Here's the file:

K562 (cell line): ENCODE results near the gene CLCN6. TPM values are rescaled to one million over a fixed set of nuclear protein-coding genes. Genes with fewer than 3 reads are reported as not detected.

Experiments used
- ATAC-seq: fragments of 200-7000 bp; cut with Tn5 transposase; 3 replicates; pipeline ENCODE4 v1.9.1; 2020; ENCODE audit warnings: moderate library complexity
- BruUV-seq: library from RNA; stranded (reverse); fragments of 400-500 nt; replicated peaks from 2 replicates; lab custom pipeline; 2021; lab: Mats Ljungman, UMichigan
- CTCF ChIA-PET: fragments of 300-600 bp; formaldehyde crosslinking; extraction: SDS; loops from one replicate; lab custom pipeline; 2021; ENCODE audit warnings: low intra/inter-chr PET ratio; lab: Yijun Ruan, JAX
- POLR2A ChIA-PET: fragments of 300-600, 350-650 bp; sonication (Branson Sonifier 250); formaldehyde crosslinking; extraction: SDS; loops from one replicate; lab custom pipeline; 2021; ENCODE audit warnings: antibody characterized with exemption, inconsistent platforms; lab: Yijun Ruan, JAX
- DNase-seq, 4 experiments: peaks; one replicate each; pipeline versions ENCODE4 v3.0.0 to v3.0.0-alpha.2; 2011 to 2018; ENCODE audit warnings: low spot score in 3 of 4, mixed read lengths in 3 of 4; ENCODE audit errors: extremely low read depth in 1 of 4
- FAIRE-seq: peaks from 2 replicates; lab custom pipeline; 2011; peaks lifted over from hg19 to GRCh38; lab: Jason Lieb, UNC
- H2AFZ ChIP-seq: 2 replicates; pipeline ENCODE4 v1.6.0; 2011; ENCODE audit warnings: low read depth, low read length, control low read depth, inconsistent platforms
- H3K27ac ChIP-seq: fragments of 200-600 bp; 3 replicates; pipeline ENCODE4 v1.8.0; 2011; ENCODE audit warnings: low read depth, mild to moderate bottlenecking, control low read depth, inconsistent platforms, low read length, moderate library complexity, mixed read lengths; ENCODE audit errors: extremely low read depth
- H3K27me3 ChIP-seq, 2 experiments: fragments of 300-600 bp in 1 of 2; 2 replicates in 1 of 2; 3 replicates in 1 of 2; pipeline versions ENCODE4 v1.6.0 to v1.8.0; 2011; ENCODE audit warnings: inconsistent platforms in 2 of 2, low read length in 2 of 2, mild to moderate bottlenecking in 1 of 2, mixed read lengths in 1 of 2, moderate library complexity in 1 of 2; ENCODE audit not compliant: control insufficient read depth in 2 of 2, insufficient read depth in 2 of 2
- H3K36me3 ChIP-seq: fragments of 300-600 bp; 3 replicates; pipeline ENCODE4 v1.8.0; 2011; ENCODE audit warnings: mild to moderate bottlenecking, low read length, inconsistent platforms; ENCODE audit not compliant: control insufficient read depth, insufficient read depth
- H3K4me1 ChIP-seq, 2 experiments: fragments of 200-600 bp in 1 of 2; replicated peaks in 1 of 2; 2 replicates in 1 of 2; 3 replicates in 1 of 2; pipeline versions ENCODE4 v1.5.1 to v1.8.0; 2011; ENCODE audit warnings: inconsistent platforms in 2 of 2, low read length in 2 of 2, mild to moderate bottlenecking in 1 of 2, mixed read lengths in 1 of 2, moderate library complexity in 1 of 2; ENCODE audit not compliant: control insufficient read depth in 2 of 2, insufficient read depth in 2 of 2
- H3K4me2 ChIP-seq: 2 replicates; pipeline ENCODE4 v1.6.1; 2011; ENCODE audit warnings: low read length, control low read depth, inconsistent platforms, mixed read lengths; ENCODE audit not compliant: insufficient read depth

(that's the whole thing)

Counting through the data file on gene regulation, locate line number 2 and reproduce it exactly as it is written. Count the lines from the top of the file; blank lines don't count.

Experiments used